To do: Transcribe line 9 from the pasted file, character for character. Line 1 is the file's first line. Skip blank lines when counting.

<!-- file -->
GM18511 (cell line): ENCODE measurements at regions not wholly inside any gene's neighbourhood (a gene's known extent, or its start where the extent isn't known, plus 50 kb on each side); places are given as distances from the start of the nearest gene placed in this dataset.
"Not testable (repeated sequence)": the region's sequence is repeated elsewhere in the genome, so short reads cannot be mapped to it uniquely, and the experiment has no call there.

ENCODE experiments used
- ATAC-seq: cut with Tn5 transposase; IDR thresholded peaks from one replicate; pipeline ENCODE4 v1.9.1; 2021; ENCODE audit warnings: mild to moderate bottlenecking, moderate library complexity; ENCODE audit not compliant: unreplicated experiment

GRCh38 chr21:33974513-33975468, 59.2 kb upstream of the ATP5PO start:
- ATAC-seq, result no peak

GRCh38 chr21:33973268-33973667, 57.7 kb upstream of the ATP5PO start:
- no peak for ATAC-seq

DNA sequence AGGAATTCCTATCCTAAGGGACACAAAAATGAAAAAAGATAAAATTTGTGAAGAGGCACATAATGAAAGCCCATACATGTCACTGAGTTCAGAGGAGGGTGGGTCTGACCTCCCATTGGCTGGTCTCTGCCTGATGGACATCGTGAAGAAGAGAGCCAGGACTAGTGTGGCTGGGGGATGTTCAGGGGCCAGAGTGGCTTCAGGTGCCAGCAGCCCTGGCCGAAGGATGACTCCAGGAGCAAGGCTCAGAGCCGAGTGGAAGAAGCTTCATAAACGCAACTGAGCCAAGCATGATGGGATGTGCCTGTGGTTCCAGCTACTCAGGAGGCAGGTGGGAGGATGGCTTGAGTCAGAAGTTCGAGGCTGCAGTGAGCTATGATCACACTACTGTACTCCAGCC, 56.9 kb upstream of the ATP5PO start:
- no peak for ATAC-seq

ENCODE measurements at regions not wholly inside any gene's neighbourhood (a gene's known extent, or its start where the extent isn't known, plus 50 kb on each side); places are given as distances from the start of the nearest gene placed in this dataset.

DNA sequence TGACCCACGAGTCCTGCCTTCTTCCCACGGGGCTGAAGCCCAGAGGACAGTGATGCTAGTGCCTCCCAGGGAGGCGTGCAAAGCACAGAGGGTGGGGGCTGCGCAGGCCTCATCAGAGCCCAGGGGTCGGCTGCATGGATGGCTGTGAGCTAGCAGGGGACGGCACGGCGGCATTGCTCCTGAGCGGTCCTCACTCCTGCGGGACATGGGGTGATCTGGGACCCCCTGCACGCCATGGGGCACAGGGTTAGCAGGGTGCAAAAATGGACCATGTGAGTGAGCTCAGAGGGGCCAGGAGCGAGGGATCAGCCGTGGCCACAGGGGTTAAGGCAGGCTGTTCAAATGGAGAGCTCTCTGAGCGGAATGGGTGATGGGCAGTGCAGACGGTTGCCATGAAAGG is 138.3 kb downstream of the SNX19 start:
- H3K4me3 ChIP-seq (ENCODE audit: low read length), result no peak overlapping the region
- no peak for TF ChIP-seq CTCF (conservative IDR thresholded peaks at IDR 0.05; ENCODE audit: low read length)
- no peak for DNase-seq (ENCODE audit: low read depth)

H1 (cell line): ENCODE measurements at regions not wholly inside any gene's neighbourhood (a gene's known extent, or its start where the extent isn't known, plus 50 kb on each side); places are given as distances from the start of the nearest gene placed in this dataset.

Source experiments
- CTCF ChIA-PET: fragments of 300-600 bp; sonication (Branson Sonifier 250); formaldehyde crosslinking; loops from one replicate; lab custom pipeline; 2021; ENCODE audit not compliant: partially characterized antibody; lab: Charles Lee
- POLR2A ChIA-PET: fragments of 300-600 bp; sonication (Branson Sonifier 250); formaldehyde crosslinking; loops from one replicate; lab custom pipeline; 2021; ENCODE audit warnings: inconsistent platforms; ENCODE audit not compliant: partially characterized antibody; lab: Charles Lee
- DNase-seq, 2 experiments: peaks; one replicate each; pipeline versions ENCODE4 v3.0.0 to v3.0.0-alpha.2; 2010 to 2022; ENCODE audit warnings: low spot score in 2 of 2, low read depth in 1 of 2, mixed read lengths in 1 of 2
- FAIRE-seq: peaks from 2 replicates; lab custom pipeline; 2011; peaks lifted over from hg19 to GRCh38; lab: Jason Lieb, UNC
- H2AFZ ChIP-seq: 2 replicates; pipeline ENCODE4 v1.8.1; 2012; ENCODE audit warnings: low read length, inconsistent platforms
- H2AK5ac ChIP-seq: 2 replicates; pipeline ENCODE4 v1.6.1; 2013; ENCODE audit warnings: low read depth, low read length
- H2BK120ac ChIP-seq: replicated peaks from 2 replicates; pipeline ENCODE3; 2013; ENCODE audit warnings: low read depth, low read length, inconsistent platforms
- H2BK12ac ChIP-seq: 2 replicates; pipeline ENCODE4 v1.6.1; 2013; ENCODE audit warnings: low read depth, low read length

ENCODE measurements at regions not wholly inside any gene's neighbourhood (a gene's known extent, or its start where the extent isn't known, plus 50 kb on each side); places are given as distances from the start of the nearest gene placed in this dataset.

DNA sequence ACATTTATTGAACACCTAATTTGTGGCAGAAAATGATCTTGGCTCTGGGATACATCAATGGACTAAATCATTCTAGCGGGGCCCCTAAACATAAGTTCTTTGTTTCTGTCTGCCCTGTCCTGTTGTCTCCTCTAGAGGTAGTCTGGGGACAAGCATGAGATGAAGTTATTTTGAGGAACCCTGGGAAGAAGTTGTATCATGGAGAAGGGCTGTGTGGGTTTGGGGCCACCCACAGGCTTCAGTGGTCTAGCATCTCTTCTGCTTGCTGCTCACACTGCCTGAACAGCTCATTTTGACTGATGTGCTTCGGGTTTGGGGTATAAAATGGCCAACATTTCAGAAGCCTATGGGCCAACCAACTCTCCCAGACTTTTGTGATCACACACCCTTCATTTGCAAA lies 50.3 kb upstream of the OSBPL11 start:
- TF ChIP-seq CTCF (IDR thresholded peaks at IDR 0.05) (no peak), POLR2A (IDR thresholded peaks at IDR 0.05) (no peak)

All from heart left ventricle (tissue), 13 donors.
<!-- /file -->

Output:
DNA sequence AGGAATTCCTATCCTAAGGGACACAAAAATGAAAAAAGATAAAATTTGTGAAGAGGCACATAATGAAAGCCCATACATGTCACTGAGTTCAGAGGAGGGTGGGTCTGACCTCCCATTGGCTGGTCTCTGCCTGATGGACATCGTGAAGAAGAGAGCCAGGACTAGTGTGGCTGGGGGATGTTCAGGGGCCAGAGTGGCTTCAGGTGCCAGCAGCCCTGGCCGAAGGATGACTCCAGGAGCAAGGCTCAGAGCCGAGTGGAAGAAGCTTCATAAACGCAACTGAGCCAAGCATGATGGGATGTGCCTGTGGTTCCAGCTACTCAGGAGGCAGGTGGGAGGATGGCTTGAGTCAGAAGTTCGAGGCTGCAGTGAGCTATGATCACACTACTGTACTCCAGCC, 56.9 kb upstream of the ATP5PO start: